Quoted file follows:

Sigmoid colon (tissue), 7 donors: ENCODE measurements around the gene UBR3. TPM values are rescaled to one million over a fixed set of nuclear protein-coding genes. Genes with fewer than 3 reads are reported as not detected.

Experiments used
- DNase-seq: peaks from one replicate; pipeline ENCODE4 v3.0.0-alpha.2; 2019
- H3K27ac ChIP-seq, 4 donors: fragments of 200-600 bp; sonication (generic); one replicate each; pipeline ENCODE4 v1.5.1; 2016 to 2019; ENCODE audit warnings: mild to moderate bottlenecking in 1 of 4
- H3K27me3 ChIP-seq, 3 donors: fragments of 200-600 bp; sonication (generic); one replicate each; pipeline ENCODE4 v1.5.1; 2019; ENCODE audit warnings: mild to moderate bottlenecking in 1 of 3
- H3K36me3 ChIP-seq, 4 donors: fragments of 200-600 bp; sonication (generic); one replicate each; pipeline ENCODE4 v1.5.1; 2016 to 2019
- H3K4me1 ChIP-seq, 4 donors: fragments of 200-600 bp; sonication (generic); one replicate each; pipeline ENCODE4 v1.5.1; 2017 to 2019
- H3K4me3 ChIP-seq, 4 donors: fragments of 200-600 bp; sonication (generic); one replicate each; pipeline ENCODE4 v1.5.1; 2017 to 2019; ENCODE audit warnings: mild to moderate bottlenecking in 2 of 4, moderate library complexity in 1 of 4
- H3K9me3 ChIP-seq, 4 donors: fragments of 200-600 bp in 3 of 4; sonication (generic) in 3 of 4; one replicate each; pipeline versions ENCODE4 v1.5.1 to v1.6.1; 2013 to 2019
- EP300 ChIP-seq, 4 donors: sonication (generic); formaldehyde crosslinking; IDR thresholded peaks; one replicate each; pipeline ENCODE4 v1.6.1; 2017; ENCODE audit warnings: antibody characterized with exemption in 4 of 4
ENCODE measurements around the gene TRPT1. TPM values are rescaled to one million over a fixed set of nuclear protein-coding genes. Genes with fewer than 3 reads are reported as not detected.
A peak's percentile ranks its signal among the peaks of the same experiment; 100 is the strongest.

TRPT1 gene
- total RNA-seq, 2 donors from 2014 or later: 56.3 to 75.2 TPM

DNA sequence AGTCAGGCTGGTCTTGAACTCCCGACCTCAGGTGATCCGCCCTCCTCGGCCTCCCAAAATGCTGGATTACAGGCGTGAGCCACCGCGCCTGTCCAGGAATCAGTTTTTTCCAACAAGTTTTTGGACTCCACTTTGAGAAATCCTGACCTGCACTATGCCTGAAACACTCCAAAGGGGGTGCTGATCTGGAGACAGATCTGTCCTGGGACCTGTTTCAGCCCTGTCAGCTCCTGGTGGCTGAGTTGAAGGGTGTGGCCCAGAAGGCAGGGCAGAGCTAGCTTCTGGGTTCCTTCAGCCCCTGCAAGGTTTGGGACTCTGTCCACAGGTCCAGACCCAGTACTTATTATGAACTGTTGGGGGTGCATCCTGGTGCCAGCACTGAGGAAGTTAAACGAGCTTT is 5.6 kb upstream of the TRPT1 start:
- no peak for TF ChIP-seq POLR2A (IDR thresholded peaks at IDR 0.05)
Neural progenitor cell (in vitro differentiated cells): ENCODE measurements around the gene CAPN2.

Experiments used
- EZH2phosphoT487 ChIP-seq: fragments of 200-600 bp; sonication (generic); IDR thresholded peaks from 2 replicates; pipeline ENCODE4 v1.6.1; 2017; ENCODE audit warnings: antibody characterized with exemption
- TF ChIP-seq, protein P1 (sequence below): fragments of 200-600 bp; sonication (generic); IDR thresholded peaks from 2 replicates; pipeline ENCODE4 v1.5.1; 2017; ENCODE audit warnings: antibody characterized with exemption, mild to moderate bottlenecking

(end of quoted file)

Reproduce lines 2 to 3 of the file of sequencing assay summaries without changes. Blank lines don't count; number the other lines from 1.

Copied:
Experiments used
- DNase-seq: peaks from one replicate; pipeline ENCODE4 v3.0.0-alpha.2; 2019